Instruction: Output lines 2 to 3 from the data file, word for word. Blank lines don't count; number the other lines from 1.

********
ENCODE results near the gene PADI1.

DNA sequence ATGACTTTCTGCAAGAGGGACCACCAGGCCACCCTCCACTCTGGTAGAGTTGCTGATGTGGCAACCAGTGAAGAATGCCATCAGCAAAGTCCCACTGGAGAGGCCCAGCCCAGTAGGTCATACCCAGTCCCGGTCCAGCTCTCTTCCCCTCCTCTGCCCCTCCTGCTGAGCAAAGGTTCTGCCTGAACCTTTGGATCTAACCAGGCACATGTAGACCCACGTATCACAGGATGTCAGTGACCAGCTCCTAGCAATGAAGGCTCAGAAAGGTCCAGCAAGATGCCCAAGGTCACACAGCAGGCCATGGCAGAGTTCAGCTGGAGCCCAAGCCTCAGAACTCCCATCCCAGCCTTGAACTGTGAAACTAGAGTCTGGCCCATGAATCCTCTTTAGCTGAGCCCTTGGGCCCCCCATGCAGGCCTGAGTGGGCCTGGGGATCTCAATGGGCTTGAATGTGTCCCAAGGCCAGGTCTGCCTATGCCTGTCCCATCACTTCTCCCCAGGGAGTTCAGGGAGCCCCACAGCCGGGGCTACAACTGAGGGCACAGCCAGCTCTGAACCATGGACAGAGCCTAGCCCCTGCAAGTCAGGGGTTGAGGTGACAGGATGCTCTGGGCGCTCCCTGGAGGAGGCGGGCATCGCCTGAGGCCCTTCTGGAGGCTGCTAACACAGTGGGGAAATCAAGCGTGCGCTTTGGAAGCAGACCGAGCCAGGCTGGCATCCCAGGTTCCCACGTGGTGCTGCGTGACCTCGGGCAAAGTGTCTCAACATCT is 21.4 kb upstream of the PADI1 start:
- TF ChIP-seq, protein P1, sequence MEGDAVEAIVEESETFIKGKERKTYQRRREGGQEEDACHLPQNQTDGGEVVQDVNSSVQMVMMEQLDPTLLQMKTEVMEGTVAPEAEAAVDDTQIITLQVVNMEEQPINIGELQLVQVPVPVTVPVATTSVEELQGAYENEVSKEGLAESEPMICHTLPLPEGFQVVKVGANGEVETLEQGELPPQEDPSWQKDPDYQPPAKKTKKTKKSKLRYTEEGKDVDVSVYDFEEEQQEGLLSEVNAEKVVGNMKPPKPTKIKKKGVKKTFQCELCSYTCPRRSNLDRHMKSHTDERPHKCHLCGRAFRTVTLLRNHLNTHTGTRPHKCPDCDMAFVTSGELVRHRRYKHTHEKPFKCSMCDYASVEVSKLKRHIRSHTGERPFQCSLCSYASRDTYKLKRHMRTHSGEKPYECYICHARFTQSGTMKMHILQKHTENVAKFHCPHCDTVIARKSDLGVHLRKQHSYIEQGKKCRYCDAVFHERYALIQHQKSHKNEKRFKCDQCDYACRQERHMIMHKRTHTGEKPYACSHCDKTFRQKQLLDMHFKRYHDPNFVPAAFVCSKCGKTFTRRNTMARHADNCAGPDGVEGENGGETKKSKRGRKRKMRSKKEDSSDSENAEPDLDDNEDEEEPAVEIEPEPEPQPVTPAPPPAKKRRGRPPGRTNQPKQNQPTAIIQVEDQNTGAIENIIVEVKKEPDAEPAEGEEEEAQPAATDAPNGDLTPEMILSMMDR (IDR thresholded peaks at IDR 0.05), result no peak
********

DNA sequence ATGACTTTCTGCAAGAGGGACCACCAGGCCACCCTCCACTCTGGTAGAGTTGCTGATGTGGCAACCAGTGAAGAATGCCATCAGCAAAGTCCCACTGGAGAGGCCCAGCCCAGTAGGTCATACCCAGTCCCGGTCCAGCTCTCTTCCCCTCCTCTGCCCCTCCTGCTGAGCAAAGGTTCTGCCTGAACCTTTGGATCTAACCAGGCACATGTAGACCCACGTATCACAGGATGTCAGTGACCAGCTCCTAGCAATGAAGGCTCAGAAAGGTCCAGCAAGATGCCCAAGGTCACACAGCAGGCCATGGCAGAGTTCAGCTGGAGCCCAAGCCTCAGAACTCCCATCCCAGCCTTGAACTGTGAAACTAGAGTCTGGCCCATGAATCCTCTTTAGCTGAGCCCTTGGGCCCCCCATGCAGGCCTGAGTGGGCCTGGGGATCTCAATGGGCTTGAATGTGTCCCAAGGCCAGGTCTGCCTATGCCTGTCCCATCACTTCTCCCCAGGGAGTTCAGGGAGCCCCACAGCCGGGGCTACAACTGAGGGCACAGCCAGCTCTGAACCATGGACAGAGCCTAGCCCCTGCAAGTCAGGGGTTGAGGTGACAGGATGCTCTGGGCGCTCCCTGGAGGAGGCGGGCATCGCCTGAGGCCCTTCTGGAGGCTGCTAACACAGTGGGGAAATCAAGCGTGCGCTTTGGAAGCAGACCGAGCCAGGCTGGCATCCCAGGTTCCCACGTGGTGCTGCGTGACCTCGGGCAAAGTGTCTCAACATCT is 21.4 kb upstream of the PADI1 start:
- TF ChIP-seq, protein P1, sequence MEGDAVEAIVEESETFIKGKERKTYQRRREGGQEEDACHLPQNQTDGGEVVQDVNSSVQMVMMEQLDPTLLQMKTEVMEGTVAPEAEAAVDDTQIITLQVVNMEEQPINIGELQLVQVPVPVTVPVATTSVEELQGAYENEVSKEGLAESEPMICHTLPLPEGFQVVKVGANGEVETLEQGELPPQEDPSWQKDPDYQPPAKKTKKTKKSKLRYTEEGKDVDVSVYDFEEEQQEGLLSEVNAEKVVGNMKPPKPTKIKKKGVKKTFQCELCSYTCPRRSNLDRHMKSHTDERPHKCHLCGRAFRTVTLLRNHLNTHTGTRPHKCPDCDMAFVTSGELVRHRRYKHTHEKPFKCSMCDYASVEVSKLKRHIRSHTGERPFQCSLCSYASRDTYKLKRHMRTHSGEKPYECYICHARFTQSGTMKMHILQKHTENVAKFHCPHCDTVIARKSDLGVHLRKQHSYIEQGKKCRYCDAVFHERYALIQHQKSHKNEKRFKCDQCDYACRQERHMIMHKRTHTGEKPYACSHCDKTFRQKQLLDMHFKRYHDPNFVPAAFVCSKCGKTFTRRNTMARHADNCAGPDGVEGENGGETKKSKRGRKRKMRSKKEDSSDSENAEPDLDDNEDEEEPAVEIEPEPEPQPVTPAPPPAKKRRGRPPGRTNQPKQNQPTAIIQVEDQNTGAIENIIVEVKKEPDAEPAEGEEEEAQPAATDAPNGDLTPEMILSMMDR (IDR thresholded peaks at IDR 0.05), result no peak